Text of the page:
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TINA COMEAU: Long before the Meteghan Chase the Ace, there was my grandmere Comeau

The Meteghan Fire Hall where people have been chasing the ace.
The Meteghan Fire Hall where people have been chasing the ace.

METEGHAN, N.S. – So I haven’t won the Chase the Ace in Meteghan. 

Neither has Mrs. Walker.

Or Mr. Walker.

Who are the Walkers? They were the personas my husband and I adopted many years ago at an Atom A hockey tournament in Barrington, during a season when he and I kept winning more than our fair share of the game 50/50 draws.

At first the other parents were excited for us. Then after awhile there was less and less enthusiasm whenever it was announced that one of us had won…again.

And so at that tournament when my husband won and they asked what name to announce, he said, “Mr. Walker.”

And when I won the 50/50 in the next game and they asked for my name I sheepishly replied, “Mrs. Walker.”

Of course winning $61 or $74.50 is a far cry from what is up for grabs in the Chase the Ace happening in Meteghan. The jackpot after last Wednesday was $436,196 and would no doubt climb by the time the next draw is held on Sept. 6.  There was no draw this week to give volunteers a much-needed and well-deserved rest.

The Chase the Ace is a fundraiser for the Meteghan Fire Department.

My father grew up in Meteghan and we have a family camp there.

I have fond memories of the Meteghan Fire Department – that is, the old building it used to be housed in.

Tina Comeau's grandparents Ambrose Comeau, who used to be a chief of the Meteghan Fire Department, and Regina Comeau, who used to organize picnics as a fundraiser.

The old fire station (as opposed to the larger, more modern one that exists today) was located in Meteghan next door to the house of my grandparents – Ambrose and Regina Comeau.

When we were kids (me, my sister and my cousins), and we would visit their house, I’d often find myself with my face pushed up against the window of the fire station, peeking inside. Sometimes our grandpere would bring us inside. We’d climb onto a truck or sit inside one pretending to drive. I vaguely remember a fire pole, although I can’t recall if I ever slid down it.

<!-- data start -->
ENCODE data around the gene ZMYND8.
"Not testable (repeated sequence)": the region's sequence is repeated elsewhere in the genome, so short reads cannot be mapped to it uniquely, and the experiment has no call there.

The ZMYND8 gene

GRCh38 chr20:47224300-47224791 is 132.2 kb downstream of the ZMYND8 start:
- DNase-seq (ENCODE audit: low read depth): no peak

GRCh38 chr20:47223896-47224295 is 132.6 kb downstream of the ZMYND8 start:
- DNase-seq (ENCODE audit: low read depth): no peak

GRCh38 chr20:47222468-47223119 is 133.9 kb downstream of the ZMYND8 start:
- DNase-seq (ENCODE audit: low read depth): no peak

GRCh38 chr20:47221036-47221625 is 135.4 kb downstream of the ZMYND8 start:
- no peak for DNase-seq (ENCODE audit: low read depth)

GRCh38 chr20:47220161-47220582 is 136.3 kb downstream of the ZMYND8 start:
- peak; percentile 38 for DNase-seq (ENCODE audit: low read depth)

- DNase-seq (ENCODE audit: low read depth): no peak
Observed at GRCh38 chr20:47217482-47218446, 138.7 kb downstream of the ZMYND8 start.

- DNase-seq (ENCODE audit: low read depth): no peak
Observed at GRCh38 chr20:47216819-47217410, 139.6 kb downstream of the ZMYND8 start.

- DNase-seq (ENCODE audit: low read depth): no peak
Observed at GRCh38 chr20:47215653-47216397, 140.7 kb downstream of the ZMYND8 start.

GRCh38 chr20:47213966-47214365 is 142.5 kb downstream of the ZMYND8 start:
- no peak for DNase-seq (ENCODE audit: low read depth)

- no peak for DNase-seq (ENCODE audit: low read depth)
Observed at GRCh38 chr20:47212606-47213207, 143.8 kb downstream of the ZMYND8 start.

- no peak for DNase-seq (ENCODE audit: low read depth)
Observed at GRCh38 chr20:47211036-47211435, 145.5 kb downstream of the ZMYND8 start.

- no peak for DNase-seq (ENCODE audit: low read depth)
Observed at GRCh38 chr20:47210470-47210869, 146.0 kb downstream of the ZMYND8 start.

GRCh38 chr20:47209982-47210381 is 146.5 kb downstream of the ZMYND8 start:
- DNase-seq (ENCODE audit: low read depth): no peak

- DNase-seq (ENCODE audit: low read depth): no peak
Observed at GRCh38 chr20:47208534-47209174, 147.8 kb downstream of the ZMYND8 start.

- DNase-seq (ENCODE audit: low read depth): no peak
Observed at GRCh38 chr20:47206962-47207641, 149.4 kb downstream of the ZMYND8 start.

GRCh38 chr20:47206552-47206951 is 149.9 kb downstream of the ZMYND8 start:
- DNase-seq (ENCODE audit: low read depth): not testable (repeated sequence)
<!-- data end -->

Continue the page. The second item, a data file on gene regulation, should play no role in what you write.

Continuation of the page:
Other times I’d try on my grandpere’s fire helmet when my sister and I were playing dress up with some of their clothes upstairs in their house. It was heavy and clumsy and didn’t fit the head of a nine-or-10-year-old kid very well, nor did it match the flower frock or faux fur shawl belonging to my grandmere that I’d be wearing.

My grandpere served as chief of the fire department for a while. As the story goes he wasn’t at the meeting when he was voted to be chief. Since he wasn’t there, he couldn’t refuse.

My grandmere, meanwhile, used to help organize the picnics that were fundraisers for the fire department. These were big events back in the day. We’d attend the picnics, or, I remember, there were always lots of prizes for the games being prepared, dropped off or stored at my grandparents’ house.

My grandpere died many years before my grandmere did. When she died in 2008, I remember being brought to tears at the funeral home in Meteghan when in through the door, wearing their formal uniforms, entered a line of firefighters to pay their respects. Based on what I guessed to be some of their ages, I suspected some of them were quite young when my grandmother helped fundraise for the fire department they served with.

I was very moved, and even more so the next day when an older model fire pumper was waiting outside the funeral home to escort the hearse, carrying my grandmere’s casket, to the church as a final gesture of thanks.

The first picnic my grandmere helped organize in 1948 raised $1,300.

And in 37 years she helped to raise $31,866.35 for the fire department. Obviously her efforts never came close to the major fundraiser the Meteghan Fire Department is seeing these days with Chase the Ace.

But her efforts were no less appreciated.

Every dollar earned back then was just as important.

And as we’re witnessing these days, those dollars all add up.

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